The Senate is looking to finish work this week on a package of spending bills funding USDA and other agencies important to agriculture, but it increasingly appears that Congress won’t reach a final agreement on fiscal 2020 until after the first of the year. 

A continuing resolution temporarily funding departments and agencies at FY19 levels expires Nov. 21, and lawmakers will have to pass another stopgap bill by then or risk the second partial government shutdown of the year. Fiscal 2020 started Oct. 1.

Senate Appropriations Chairman Richard Shelby, R-Ala., said he hopes a final Senate vote will come before the end of this week on the FY20 spending package that includes USDA, FDA, EPA and the Interior Department among others. Senate approval of the package would set up negotiations with the House on four of the 12 annual spending bills. 

Speaking to reporters outside the Senate chamber, Shelby expressed doubt that the Senate and House could finish work on all of the spending legislation before the end of the year. Nodding in the direction of the House chamber, “We’re probably going to be busy on other things.” House members are expected to be focused for weeks on the battle over whether to impeach President Donald Trump.

“Based on my experience, I could see it going into late January, February,” Shelby said of the spending negotiations.

One of the issues the House and Senate negotiators will eventually have to agree on is what to do about Agriculture Secretary Sonny Perdue’s relocation of the Economic Research Service and National Institute of Food and Agriculture to the Kansas City area. The FY20 funding bill for USDA that the House passed in June would bar any funding for the relocation, but the legislation pending in the Senate would provide $25 million to finish carrying the move. 

A senior member of the Senate Appropriations Committee, Missouri Republican Roy Blunt, suggested the relocation was a fait accompli and expressed confidence that the final FY20 legislation would provide the funding USDA needs. 

Many employees have already moved, "and I think we’re getting close to finalizing contracts on where the location will be (in the Kansas City area),” Blunt said. “It’s largely irreversible and the appropriations bill will recognize that before it goes to the president’s desk.”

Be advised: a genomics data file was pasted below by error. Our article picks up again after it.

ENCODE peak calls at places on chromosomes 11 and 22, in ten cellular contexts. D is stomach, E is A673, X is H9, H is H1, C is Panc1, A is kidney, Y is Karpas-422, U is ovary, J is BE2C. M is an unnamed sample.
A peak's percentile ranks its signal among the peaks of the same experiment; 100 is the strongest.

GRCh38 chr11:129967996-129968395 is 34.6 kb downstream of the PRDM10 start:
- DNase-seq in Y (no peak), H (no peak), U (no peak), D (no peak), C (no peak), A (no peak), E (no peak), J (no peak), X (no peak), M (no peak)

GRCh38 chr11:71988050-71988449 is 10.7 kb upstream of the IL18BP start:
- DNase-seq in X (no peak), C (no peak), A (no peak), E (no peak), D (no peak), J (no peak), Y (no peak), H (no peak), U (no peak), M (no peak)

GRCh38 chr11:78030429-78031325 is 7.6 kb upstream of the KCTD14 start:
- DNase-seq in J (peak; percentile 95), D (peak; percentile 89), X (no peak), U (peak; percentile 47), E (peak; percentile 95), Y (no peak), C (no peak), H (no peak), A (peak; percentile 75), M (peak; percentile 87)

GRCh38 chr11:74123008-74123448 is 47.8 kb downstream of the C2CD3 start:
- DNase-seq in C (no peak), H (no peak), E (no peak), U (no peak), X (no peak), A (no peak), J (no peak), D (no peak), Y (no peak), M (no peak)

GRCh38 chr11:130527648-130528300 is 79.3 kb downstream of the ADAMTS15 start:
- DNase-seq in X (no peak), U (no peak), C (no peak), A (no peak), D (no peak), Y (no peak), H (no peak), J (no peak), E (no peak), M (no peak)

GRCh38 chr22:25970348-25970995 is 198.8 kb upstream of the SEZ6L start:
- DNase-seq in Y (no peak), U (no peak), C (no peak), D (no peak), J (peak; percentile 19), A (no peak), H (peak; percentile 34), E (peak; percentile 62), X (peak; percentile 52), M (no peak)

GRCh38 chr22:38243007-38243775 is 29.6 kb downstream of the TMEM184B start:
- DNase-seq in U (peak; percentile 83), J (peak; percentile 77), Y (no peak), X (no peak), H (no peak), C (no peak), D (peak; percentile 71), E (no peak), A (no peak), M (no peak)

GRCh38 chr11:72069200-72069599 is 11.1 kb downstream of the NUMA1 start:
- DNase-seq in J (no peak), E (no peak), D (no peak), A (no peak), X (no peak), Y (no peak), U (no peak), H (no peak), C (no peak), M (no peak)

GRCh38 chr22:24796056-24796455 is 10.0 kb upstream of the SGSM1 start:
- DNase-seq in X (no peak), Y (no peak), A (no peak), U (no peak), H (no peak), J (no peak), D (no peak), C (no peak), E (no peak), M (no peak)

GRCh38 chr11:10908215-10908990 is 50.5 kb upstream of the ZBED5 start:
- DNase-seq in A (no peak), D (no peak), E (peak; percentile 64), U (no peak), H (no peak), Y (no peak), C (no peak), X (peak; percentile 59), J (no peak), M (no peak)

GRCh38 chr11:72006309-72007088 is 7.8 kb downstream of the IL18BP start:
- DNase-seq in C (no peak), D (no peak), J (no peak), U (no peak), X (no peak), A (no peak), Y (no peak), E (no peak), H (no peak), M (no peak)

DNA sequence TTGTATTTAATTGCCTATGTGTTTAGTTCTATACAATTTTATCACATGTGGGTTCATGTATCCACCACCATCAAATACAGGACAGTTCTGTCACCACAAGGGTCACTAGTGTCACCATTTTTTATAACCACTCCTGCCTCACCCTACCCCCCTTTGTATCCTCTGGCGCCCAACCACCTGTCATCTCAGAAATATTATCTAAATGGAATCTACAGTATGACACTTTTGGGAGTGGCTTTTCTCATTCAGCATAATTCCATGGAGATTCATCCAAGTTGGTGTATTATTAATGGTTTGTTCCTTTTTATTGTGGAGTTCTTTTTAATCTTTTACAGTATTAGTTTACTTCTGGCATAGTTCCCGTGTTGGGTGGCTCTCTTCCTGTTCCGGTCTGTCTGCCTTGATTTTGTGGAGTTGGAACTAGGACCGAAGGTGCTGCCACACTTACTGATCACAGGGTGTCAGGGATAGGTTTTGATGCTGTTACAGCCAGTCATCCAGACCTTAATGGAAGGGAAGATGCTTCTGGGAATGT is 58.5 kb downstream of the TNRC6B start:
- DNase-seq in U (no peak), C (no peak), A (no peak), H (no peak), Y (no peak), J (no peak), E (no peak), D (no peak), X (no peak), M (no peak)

Critics of the relocation are nevertheless mounting an effort to get negotiators to reject the relocation in the final legislation. 

In a letter last week to Shelby and other leaders of the House and Senate Appropriations committees, six senators and 26 House members pleaded for them to force USDA to keep the research agencies in the D.C. area. 

“Maintaining these provisions would ensure that the vital research from several USDA scientific agencies remains connected to the National Capital Region and that they are able to maintain mission continuity and delivery of mission-critical work,” the lawmakers wrote. 

On Monday, the Senate will vote on three amendments to its spending package, including one by Sen. Doug Jones, D-Ala., that would provide USDA with $5 million for a resending program authorized by the 2018 to resolve ownership and succession of “heirs’ property,” land that has been informally passed down by families. A second amendment, sponsored by Sen. Catherine Cortez Masto, D-Nev., would require a report from USDA on the challenges that food distribution programs face in reaching underserved populations.

Also this week, House Democrats will take aim at the Trump administration’s plan to reallocate biofuel volumes for which refineries have received exemptions. A House Energy and Commerce subcommittee will hold a hearing on the issue Tuesday morning, a day before a EPA public hearing on the issue Wednesday in Ypsilanti, Mich.

Industry groups have sharply criticized the plan, saying the agency failed to follow a plan outlined earlier by the White House.

House Agriculture Chairman Collin Peterson, D-Minn., said last week that EPA’s actions “have done nothing but provide uncertainty and the potential for economic ruin.” But Perdue assured Trump at a Cabinet meeting last week that farmers will like EPA’s plan “once they fully understand what you’ve done here.”

Here is a list of agriculture- or rural-related events scheduled for this week in Washington and elsewhere:

Monday, Oct. 28

4 p.m. USDA releases weekly Crop Progress report. 

Tuesday, Oct. 29

Environmental Markets and Finance Summit, through Thursday, Mandarin Oriental.

10 a.m. - House Energy and Commerce subcommittee hearing, “Repurposing the C-Band to benefit all Americans,” 2322 Rayburn.

10:30 a.m. - House Energy and Commerce subcommittee hearing, “Protecting the RFS: the Trump administration’s abuse of secret waivers,” 2123 Rayburn.

Wednesday, Oct. 30

EPA hearing on Renewable Fuel Standard supplemental rule, Ypsilanti, Mich.

National FFA Convention, through Saturday, Indianapolis. 

10 a.m. - House Agriculture subcommittee hearing on the state of organic agriculture, 1300 Longworth. 

10 a.m. - House Natural Resources subcommittee hearing on sexual harassment in the Interior Department, 1324 Longworth.

10  a.m. - Senate Energy and Natural Resources subcommittee hearing on the use of technology to increase water security in the West, 366 Dirksen.

10 a.m. - Senate Environment and Public Works Committee hearing on the nomination Sean O’Donnell to be EPA inspector general, 406 Dirksen.

2:30 p.m. - House Climate Crisis Committee hearing, "Solving the Climate Crisis: Opportunities in Agriculture," 210 Cannon.

Thursday, Oct. 31

8:30 a.m. - USDA releases Weekly Export Sales report. 

Friday, Nov. 1

Noon - USDA releases select commodity tables for the Agricultural Projections to 2029.

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